The Influence of Special Education Experience and Gender of Juvenile Offenders on Academic Achievement Scores in Reading, Language, and Mathematics
Zabel, Robert H., Nigro, Frank A., Behavioral Disorders
There is considerable evidence that juvenile offenders, as a group, experience problems in school as well as in the larger community (Pollard, Pollard, & Meers, 1995; Zabel & Nigro, 1999). Not surprisingly, they are more likely to drop out of school before graduating, and youths who drop out are at elevated risk for arrest and incarceration (Brier, 1995; U.S. Department of Education, 1997). In addition, a high proportion of juvenile offenders have disabilities, especially emotional or behavioral disorders (E/BD), learning disabilities (LD), mild to moderate mental retardation (EMR), and attention deficit with hyperactivity disorder (ADHD) (Kauffman, 2001; Leone, Rutherford, & Nelson, 1991; Moffitt, 1990), although some who might qualify have not been identified formally.
Recent research has established that a large proportion of students with E/BD also have LD. In an analysis of ability and achievement measures for a sample of 233 students between the ages of 12 and 16 who were newly classified as having behavioral disorders (BD), Glassberg, Hooper, and Mattison (1999) determined that over one half also qualified for identification as having LD. Forness, Kavale, King, and Kasari (1994) have noted the comoridity of E/BD and other disabilities, especially LD and ADHD. In a study of personal, family, and school characteristics of a large sample of juvenile offenders, Zabel and Nigro (1999) found that 37% reported they had experience in special education. Of these, 46.2% said their classification was BD, 39.6% said it was LD, and 14.3% reported both BD and LD classifications.
Research concerning academic performance of juvenile delinquents has shown that, as a group, they score lower than age and grade peers on intelligence and achievement measures (Lynam, Moffitt, Stouthamer-Loeber, 1993). Within delinquent samples, deficits in intelligence and academic performance also have been linked to higher rates of recidivism (Katsiyannis & Archwamety, 1999).
One purpose of the study described here was to obtain measures of academic achievement of juvenile offenders as a group and to determine discrepancies between their current grade levels and their academic achievement levels. An additional purpose was to examine the patterns of academic achievement of juvenile offenders who have been in special education compared to juvenile offenders with no experience in special education. The authors believed that such information might help determine prevention and intervention approaches.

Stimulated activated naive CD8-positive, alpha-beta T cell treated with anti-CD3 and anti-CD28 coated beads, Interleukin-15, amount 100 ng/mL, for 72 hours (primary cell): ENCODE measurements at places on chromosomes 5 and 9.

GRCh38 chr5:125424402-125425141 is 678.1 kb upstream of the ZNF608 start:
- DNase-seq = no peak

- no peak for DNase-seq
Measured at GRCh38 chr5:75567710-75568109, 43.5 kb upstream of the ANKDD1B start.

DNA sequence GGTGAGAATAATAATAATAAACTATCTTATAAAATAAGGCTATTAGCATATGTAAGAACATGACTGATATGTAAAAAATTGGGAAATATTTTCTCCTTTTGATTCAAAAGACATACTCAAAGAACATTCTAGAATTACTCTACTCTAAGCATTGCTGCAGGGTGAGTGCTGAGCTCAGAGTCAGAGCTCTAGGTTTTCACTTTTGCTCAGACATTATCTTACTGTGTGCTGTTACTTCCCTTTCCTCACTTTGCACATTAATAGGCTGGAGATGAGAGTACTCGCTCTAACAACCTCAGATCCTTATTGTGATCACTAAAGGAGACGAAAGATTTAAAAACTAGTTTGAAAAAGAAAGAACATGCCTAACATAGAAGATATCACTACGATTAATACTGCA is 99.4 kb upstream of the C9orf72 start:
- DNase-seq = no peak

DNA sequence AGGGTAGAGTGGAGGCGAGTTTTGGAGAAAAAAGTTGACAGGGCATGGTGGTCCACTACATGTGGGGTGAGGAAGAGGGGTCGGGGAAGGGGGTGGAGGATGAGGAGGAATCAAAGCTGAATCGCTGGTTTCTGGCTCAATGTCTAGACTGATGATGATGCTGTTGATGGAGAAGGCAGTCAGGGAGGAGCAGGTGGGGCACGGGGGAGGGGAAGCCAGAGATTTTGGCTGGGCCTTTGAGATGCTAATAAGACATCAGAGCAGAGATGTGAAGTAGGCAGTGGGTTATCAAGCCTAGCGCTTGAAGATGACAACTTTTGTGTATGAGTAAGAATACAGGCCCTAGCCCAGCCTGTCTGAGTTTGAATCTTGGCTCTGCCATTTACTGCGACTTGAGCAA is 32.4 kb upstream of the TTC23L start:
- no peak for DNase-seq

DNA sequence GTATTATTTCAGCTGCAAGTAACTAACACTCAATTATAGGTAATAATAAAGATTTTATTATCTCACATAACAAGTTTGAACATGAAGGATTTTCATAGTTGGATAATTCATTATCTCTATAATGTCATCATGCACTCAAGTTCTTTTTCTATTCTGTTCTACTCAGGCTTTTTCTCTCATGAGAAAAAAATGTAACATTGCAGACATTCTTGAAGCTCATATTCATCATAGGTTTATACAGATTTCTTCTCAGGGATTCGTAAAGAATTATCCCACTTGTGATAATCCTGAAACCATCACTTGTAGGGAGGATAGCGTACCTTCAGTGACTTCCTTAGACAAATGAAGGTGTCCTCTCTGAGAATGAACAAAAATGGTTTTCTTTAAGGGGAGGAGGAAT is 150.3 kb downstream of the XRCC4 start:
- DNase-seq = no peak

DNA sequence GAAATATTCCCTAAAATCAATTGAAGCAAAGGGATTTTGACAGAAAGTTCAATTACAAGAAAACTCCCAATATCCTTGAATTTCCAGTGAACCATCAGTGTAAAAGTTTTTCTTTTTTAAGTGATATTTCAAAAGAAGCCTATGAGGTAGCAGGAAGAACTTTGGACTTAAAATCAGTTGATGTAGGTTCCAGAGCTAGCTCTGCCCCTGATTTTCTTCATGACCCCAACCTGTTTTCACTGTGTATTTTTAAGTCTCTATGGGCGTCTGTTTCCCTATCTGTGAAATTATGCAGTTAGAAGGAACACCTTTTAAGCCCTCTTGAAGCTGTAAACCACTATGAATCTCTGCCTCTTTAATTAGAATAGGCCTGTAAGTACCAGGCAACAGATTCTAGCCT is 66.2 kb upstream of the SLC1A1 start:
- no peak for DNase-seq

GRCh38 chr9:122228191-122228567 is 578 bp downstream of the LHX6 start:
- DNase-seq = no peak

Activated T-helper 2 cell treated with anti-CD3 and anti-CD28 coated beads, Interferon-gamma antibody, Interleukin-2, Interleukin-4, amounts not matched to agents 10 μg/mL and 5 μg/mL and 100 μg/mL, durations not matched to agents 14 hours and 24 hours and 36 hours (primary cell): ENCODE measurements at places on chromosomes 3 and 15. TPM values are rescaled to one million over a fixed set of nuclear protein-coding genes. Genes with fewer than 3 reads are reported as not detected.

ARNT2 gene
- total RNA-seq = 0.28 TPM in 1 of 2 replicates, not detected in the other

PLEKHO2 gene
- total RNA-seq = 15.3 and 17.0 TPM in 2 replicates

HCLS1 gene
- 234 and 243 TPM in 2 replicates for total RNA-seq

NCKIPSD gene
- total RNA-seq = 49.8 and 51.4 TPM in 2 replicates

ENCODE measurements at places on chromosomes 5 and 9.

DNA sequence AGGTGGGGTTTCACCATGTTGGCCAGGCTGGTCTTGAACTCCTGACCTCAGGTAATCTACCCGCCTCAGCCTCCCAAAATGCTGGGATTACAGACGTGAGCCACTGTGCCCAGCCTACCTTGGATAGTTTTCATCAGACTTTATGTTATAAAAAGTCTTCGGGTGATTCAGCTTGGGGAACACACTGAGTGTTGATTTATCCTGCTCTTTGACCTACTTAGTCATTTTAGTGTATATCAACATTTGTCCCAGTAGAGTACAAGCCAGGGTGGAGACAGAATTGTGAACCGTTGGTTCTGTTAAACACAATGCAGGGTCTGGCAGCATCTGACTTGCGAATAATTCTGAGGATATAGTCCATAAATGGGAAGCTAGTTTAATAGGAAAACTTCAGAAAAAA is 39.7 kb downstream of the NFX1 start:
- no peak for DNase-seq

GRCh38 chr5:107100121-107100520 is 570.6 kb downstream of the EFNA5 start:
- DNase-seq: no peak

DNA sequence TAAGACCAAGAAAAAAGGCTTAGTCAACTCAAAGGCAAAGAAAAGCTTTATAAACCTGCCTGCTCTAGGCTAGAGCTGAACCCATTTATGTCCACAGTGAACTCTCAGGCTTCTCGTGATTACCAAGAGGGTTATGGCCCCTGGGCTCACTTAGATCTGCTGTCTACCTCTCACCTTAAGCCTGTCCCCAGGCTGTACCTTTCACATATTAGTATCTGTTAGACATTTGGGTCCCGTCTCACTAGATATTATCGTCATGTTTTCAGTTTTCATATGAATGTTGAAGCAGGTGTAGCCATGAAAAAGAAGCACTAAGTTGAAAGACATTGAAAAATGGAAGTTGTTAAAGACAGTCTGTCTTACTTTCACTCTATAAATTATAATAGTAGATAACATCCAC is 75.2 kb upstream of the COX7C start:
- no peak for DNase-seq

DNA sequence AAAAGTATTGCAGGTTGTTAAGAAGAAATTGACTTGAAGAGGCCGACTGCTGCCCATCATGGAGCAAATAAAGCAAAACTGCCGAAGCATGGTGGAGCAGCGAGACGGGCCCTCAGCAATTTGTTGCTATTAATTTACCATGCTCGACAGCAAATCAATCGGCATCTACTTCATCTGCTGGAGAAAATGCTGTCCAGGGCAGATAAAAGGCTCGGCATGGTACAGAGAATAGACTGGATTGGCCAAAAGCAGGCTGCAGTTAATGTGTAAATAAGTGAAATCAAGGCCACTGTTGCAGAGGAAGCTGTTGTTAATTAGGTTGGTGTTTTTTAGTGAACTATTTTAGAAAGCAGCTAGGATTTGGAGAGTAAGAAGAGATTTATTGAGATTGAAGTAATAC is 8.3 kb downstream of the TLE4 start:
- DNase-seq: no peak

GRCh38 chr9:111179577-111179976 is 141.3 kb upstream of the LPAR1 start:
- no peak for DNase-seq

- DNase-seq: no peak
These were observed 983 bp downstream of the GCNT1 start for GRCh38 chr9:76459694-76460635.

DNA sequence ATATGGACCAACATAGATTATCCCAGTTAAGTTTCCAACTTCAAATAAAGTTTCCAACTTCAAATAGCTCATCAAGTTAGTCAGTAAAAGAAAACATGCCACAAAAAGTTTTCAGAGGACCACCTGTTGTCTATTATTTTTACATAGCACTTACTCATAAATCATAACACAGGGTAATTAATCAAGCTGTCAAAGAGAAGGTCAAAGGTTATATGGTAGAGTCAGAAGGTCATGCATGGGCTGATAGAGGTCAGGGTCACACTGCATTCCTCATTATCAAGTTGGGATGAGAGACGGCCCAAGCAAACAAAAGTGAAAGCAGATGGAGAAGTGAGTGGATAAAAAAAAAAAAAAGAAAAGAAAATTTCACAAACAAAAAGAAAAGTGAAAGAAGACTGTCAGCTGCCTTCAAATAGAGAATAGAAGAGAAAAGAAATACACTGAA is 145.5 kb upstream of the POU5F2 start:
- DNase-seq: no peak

Participants in the study were 130 youths between the ages of 12 and 18 who were confined to a regional juvenile detention facility in Kansas. The facility provides a short-term placement for juvenile offenders pending court disposition of their cases. Most of the youths come from the 14 counties that sponsor the facility. In addition, some who are held at the facility have been transferred from other counties and some are from out of state and have been detained while in the region. Youths are detained for a variety of alleged offenses, including felonies, misdemeanors, and status offenses. Some might be considered entrylevel offenders who have no prior history of detention or incarceration. However, some have been held in this facility and/or other correctional facilities previously, and some are living in out-of-home settings such as foster and group homes. Few of these youths are detained for first-time, minor offenses. When possible, these alleged offenders are placed in the custody of parents or guardians.
Only those who completed at least two of three subtests (Reading, Mathematics, and Language) of the Tests of Adult Basic Education (TABE, 1994) were included in this study. Because educational records typically are unavailable, the TABE was used to obtain estimates of students' academic achievement in key areas so that instructional programs could be provided. For a variety of reasons, many of the detained juveniles did not complete the tests; most simply were not at the facility long enough to complete testing. …